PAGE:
A column with a difference

Ryan Fleming

This week, I’m going to depart from my weekly summary of police calls for service to talk about community intelligence.

Police have recently put more emphasis on intelligence gleaned from the community. This may be in the form of general concerns you may have about your general environment, or issues that are arising.

Community intelligence helps us build a picture of what is really going on in any specific area.

This allows police management to decide which resources should be deployed where. This also allows for police to work with other
agencies to help prevent problems arising. A great example of this is when it comes to alcohol.

Alcohol is a huge driver of crime and harm in our communities, both in homes and in the public domain. Alcohol-fuelled violence is a common feature across the country.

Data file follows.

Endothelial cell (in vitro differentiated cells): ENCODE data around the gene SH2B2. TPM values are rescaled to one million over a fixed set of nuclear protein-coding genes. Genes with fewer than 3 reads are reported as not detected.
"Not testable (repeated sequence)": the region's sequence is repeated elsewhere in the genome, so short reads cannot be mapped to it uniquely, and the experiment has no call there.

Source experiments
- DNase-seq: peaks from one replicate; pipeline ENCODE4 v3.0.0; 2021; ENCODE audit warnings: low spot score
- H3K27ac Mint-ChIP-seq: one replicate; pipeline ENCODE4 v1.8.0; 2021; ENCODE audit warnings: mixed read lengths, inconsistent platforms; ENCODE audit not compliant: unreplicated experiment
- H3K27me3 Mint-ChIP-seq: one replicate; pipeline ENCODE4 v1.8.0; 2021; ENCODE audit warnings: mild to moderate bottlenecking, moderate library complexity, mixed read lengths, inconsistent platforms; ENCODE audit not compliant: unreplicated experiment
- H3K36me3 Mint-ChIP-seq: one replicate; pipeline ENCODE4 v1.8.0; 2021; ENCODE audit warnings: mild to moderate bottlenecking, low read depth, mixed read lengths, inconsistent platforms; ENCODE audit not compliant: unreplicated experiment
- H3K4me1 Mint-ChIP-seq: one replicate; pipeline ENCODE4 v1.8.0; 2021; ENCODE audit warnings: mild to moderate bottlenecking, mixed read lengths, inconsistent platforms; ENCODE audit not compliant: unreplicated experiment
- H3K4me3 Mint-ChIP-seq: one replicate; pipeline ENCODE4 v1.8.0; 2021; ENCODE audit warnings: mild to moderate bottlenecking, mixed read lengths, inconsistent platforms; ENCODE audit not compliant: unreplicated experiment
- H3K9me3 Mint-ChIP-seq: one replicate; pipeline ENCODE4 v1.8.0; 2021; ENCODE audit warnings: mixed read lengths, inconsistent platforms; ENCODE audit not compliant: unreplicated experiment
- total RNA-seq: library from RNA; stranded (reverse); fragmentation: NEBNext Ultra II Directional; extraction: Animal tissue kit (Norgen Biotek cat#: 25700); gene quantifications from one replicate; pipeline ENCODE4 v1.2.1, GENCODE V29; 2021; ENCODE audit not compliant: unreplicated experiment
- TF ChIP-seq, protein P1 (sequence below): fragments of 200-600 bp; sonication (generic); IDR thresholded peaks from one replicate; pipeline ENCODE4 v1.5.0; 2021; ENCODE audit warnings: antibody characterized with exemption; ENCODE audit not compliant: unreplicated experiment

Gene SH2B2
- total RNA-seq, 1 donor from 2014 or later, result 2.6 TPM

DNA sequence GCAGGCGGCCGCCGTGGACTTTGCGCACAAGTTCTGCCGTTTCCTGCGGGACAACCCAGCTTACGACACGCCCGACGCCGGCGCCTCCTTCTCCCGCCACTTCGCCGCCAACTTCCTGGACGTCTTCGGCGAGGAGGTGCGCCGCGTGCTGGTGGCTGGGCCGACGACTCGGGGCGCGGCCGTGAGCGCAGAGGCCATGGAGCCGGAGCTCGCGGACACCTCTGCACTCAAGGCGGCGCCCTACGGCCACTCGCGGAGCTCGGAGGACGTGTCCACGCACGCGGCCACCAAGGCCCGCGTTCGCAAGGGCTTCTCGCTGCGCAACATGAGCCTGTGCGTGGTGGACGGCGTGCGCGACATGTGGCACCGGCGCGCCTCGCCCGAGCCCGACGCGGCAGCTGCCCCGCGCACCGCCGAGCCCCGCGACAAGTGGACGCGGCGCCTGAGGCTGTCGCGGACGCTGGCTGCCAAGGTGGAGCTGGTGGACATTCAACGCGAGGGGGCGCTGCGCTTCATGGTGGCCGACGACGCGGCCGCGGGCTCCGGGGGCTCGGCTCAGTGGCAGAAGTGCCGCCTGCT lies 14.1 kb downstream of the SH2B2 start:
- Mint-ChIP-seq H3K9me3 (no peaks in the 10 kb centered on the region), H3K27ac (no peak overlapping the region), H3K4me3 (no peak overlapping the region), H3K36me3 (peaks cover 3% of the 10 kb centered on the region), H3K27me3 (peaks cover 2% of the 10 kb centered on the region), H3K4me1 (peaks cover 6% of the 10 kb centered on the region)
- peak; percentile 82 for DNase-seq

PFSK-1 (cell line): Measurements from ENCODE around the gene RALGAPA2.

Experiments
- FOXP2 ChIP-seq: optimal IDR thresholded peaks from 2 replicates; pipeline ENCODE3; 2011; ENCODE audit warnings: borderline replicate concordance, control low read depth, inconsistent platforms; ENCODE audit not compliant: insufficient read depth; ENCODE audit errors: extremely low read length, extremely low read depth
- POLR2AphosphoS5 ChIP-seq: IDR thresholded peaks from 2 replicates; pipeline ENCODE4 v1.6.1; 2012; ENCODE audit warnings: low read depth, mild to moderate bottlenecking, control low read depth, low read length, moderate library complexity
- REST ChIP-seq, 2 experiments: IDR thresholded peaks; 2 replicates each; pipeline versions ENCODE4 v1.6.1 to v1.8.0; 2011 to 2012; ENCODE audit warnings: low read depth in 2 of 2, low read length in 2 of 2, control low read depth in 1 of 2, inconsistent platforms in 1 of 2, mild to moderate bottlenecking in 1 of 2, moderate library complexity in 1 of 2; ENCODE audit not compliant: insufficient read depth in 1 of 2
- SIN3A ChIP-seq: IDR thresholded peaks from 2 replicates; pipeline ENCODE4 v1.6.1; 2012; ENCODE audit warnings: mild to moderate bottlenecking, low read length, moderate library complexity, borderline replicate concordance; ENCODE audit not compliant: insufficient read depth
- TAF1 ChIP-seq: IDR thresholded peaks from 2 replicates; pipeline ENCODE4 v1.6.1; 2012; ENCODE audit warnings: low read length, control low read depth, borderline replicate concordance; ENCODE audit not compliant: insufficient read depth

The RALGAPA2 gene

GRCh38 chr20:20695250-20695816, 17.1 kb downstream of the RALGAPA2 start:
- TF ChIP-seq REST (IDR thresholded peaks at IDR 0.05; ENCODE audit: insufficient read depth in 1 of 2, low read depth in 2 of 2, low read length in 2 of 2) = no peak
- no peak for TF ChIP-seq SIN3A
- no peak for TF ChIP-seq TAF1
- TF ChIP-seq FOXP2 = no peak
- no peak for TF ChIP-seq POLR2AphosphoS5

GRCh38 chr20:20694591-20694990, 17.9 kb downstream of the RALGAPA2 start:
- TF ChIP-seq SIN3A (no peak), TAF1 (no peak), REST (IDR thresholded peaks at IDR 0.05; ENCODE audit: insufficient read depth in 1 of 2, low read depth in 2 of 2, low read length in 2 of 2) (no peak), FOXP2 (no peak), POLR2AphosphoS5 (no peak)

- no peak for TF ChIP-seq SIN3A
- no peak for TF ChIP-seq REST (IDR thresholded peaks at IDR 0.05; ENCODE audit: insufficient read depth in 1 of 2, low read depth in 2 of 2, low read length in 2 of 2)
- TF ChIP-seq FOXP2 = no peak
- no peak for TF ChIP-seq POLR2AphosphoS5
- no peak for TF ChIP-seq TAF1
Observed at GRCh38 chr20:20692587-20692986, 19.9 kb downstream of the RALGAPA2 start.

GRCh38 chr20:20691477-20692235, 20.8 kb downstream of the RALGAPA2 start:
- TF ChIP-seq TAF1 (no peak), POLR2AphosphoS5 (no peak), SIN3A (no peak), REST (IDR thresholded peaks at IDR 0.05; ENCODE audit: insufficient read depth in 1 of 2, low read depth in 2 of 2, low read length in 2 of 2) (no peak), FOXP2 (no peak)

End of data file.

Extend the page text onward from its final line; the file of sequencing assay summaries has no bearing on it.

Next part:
Working with licensing authorities and communities, we can have a positive impact on reducing this.

By gleaning intelligence from local areas, we can see where people are exhibiting behaviours such as pre-loading. This gives us an opportunity to work with council and the District Licensing Committee to prevent further harm.

There are a number of ways of reporting community intelligence to police. 105 can be utilised, either online, or on the phone. Crimestoppers is an effective tool utilised by police. The benefit of Crimestoppers information is that it is passed to the relevant police staff but can be
completely anonymous.

Crimestoppers is not a part of the police, rather it is a separate trust that works in partnership with police. The number for Crimestoppers is
0800555111. A report can also be made online.

The safest communities are those that take ownership of safety and work alongside police.

In addition, within our diverse communities there are potential solutions to problems that will be more effective than anything police or government agencies alone can bring about.

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